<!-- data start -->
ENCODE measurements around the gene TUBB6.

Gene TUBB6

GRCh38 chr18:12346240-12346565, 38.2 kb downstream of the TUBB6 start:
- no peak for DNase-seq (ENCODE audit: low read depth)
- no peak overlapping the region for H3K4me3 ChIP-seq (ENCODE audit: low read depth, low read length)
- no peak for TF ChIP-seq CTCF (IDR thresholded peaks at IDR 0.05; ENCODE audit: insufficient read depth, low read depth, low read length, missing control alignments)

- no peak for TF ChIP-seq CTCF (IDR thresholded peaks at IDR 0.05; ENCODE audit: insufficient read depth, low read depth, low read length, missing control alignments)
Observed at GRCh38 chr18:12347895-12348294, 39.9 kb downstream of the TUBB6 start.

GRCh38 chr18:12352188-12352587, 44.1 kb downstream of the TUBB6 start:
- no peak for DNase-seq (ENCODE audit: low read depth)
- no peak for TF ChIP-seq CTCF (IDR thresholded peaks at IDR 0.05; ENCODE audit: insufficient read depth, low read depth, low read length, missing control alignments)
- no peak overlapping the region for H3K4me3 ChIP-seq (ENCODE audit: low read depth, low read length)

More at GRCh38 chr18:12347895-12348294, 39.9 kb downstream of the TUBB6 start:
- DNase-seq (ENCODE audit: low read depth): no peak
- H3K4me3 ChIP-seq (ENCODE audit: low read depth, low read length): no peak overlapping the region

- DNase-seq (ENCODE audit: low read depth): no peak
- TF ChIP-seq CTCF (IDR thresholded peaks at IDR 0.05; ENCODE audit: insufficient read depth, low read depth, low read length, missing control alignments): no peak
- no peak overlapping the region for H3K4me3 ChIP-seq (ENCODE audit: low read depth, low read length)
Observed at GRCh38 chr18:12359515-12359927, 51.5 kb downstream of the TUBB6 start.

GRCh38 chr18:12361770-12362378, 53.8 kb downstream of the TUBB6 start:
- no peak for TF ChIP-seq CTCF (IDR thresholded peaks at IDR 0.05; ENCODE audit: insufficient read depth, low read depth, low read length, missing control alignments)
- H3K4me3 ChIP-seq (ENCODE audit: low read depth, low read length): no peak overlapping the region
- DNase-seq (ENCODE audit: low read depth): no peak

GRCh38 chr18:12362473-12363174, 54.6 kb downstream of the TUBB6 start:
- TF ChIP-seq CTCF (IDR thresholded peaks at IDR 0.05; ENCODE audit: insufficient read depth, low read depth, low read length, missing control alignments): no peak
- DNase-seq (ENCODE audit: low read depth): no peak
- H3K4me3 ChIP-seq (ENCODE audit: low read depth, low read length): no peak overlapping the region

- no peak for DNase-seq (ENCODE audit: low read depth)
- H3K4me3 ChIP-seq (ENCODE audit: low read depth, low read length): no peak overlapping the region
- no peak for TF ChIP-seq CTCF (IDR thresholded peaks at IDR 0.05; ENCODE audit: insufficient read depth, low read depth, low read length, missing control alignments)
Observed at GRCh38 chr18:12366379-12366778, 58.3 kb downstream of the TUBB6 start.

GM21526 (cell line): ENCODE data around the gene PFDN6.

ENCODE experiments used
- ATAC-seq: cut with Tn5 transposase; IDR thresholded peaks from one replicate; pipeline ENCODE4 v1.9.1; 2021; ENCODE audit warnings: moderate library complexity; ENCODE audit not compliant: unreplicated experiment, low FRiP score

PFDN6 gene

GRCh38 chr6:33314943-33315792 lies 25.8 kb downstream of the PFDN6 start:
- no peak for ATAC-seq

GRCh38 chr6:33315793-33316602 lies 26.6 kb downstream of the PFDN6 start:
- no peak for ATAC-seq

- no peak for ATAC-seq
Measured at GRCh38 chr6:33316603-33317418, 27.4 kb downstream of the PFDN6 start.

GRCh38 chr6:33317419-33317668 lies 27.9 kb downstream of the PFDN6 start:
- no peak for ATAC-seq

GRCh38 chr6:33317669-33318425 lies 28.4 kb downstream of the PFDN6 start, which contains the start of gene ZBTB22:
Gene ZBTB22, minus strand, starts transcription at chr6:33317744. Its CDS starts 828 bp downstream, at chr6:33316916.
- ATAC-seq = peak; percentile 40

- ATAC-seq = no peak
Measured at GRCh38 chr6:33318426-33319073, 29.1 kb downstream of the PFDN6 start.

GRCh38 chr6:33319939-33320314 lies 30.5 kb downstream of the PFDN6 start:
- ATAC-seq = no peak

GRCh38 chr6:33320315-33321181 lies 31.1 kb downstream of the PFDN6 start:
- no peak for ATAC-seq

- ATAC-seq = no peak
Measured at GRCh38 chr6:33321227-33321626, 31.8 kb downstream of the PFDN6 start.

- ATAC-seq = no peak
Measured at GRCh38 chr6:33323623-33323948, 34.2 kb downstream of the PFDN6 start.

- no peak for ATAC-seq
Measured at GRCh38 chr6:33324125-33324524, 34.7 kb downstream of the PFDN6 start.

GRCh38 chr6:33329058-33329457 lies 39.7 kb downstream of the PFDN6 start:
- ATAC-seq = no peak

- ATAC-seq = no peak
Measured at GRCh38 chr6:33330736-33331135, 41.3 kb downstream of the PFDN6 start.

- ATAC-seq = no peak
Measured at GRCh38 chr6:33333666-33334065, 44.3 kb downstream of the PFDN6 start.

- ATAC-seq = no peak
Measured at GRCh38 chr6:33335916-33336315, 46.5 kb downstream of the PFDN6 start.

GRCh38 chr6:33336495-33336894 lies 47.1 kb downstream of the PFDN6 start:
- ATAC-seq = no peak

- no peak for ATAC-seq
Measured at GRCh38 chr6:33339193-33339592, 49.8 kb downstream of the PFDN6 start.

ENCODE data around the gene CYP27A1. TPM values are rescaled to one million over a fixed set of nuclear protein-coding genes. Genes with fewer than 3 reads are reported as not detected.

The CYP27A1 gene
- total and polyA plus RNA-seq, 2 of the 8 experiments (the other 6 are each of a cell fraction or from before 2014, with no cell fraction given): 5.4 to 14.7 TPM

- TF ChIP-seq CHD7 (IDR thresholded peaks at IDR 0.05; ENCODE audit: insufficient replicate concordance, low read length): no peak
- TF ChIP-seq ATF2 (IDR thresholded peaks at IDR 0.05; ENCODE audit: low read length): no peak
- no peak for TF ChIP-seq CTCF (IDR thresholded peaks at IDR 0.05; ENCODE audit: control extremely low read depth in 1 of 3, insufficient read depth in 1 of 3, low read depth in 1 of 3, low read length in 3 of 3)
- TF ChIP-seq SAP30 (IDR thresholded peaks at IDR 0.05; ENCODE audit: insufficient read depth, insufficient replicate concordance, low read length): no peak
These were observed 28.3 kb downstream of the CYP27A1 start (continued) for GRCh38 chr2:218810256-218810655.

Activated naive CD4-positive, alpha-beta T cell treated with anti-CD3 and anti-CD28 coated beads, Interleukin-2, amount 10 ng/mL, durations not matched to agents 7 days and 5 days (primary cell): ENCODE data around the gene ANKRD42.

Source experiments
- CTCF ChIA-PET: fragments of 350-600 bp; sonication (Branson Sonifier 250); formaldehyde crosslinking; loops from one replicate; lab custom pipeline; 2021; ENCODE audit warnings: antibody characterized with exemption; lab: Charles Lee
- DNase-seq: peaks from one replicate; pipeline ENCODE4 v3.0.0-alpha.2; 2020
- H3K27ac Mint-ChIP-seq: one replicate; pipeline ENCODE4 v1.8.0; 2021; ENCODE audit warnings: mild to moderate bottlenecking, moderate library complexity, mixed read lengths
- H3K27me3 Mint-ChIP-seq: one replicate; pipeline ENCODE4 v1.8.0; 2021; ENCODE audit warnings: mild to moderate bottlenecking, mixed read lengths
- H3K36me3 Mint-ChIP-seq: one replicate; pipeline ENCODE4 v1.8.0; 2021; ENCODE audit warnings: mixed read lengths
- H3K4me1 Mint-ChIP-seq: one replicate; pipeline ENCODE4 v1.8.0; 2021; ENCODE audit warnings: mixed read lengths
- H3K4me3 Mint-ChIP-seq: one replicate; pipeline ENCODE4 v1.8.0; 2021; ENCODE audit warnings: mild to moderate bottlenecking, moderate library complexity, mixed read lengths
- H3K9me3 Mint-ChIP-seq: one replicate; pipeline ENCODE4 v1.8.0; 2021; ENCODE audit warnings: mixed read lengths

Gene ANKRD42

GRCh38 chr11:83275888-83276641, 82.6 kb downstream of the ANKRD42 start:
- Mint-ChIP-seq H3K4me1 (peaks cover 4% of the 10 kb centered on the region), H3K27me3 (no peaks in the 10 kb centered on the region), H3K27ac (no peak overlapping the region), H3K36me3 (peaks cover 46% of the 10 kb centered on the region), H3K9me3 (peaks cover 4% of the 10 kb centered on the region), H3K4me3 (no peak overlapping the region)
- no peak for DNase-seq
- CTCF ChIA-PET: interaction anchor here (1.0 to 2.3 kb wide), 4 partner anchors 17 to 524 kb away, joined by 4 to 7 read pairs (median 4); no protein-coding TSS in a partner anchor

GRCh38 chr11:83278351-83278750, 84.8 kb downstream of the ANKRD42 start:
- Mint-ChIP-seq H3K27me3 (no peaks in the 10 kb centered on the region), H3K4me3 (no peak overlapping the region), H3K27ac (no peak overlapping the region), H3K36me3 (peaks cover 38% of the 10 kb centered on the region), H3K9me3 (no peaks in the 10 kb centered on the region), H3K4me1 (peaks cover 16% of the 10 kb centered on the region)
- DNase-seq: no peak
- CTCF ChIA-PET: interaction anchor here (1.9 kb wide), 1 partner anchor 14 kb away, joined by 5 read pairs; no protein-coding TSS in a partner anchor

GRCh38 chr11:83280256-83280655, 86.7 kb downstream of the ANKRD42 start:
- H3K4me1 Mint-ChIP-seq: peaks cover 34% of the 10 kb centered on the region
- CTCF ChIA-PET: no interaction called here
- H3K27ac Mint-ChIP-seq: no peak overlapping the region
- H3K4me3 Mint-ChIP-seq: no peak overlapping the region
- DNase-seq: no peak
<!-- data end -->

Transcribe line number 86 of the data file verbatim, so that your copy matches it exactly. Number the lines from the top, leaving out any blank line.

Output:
- H3K4me1 Mint-ChIP-seq: one replicate; pipeline ENCODE4 v1.8.0; 2021; ENCODE audit warnings: mixed read lengths